Natural-born lawyer

U-M?grad enjoys the challenge of personal injury law

After she got a taste of the legal profession in high school, Meagan Drewyor knew she wanted to be a lawyer. “My high school (Livonia’s Churchill High School) had a career intern program that really helped me,” she recalls.
Drewyor’s intern experience included a semester with a corporate attorney and a second semester with a criminal defense attorney. 

“I was able to be with lawyers in the office and in court, witnessing what they did first hand. I loved it. I knew pretty quickly that I wanted to be a litigator.”

Drewyor is one of many women who have chosen careers in law in recent years. According to the American Bar Association Journal, women comprise 47 percent of first- and second-year associates at law firms.

Drewyor set her sights on law school and never looked back. She knew she had a long – and costly – academic journey ahead. She saved money and time by taking only three years to earn undergraduate degrees in history and sociology at the University of Michigan, graduating in 2010.

Drewyor was paying her own way so she bolstered her finances by working as an administrator at an employment law firm for a year before going to Wayne State University Law School. She received a merit-based full-tuition scholarship for all three years at Wayne State. She not only excelled academically and wrote for the school’s law review, Drewyor also got some practical experience.

“I worked at the Free Legal Aid Clinic (FLAC), which is totally run by students,” she says. “We dealt with clients and even made certain court appearances under the supervision of licensed attorneys. The experience reinforced my love of litigation.”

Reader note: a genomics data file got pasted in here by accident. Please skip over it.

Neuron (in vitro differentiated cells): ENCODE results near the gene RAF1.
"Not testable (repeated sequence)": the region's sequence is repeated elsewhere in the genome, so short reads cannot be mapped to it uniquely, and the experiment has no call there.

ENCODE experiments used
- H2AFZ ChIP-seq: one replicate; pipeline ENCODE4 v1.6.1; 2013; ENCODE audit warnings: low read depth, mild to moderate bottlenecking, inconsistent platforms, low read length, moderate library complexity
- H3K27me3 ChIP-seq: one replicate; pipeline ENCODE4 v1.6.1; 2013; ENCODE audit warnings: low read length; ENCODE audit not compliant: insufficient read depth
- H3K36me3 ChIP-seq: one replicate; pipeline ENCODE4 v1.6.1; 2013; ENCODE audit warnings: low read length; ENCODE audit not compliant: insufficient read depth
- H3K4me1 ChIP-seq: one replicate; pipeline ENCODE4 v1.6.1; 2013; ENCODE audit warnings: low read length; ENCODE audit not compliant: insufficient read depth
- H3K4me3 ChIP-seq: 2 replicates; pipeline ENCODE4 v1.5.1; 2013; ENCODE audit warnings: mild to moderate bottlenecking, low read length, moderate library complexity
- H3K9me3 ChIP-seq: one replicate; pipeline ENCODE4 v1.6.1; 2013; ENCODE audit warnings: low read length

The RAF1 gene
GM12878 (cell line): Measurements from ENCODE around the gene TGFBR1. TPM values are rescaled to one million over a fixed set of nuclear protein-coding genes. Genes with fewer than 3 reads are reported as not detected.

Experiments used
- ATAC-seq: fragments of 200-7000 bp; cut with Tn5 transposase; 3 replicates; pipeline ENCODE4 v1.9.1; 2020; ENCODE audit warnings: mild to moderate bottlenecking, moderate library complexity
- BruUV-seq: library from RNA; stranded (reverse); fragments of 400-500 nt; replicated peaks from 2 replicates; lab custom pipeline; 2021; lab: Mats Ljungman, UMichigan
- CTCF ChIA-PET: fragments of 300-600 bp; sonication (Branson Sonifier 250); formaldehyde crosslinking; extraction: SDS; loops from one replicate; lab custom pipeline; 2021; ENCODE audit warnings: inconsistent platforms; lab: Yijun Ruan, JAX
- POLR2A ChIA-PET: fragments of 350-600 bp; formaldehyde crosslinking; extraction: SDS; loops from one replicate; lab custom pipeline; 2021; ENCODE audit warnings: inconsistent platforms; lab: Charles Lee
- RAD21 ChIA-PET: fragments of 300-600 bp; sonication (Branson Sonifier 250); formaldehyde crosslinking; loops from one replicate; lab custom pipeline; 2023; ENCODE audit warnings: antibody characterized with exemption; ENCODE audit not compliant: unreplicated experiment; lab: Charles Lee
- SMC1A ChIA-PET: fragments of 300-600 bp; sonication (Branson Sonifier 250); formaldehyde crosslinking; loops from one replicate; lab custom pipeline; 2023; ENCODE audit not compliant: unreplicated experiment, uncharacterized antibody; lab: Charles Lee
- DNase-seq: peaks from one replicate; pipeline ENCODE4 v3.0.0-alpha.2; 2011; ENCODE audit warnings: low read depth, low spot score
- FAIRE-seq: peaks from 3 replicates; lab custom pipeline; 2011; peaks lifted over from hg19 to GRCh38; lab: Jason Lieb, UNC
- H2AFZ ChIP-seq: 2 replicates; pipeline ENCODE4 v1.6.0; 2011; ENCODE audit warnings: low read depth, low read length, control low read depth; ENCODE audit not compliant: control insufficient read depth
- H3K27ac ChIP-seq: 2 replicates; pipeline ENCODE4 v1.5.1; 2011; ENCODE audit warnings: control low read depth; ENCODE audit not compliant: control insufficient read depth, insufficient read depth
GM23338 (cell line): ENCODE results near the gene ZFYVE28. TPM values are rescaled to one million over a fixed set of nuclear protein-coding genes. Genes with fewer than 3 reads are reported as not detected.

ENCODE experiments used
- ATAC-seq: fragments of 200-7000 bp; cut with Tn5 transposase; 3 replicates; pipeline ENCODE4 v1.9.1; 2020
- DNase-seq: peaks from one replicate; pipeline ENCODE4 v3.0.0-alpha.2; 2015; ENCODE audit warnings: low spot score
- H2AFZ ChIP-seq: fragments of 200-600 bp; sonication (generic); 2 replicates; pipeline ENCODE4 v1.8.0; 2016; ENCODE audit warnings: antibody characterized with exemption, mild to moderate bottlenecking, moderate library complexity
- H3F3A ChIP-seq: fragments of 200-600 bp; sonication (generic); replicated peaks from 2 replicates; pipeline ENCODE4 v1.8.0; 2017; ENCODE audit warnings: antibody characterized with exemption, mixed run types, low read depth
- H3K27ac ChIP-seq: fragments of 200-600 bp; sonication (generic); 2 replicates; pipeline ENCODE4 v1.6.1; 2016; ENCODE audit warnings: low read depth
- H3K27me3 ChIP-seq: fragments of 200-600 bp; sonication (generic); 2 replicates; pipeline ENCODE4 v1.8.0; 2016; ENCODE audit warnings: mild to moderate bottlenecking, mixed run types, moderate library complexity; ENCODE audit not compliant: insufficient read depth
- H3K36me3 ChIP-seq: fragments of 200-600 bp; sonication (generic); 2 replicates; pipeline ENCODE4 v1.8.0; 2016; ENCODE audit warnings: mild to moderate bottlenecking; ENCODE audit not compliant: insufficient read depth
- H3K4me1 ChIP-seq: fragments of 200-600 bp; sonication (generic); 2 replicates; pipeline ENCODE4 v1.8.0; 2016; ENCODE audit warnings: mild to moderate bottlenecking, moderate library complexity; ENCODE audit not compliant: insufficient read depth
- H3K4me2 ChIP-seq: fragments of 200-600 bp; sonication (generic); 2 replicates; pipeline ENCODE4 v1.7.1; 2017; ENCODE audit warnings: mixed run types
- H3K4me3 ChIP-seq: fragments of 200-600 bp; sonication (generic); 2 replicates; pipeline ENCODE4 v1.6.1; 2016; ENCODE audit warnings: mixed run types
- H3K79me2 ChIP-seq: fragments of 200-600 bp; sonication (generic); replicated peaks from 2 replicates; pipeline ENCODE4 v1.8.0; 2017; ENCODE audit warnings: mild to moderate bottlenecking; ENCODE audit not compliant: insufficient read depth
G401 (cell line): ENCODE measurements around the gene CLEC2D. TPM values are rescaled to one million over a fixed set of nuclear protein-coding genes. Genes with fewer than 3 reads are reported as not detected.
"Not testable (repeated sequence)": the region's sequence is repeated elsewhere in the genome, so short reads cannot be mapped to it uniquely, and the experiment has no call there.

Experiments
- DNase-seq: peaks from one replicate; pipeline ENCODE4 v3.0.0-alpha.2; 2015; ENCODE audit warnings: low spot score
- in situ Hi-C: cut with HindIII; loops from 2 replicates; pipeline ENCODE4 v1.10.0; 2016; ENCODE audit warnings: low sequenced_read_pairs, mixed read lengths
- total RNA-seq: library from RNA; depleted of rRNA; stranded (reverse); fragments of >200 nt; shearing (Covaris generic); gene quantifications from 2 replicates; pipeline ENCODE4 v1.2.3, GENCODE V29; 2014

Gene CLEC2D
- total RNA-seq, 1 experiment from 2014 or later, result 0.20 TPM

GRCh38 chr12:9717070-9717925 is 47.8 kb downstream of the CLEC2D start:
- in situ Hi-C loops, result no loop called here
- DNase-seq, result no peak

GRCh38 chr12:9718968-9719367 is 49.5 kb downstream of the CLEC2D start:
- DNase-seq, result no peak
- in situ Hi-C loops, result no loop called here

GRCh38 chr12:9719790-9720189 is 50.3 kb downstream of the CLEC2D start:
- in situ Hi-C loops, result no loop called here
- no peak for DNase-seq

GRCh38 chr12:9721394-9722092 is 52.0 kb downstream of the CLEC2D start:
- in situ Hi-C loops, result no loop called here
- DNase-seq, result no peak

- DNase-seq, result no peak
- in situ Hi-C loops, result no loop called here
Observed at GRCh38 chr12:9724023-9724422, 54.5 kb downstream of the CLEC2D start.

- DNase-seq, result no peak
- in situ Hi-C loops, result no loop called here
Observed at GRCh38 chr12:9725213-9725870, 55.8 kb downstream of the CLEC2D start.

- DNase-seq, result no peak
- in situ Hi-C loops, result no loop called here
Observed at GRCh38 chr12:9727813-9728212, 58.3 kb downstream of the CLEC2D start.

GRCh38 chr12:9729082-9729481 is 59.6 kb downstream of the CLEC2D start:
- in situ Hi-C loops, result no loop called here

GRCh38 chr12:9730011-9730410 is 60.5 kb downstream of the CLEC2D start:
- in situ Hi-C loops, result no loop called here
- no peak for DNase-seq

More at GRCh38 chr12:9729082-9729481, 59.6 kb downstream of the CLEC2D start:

Drewyor and the other students worked primarily in elder advocacy and family law. They handled issues such as elder abuse (physical and financial) as well as family issues including paternity, child custody and child support.
Drewyor was eventually elected to the board of directors of the FLAC. She gained other practical experience as a student intern at Michigan Auto Law, a personal injury law firm that represents victims of vehicle accidents.

Drewyor graduated from law school last year and recently began working at Christensen Law in Southfield. The firm, that also has an office in Ann Arbor, handles personal injury cases and in its first year has tried five cases, a very large number for this type of firm. She balances her time between work in the office – taking statements and meeting with clients – and court appearances. Drewyor enjoys the challenge of litigation, which is still a male-dominated field.

“I love working with the clients, lawyers and judges,” Drewyor says. “I knew the job would be demanding, but I like the challenge. I recently took a deposition from a man with a closed head injury. He was so grateful because we were helping him with his insurance company so he could pay his medical bills. I enjoy being part of the legal system that helps people when they need it most.”

A resident of Royal Oak, Drewyor takes care of herself with running, yoga and figure skating, which she did competitively as a girl. A volunteer at the Multiple Sclerosis Foundation in honor of her grandmother, she has participated in various fund-raising walks around Michigan.

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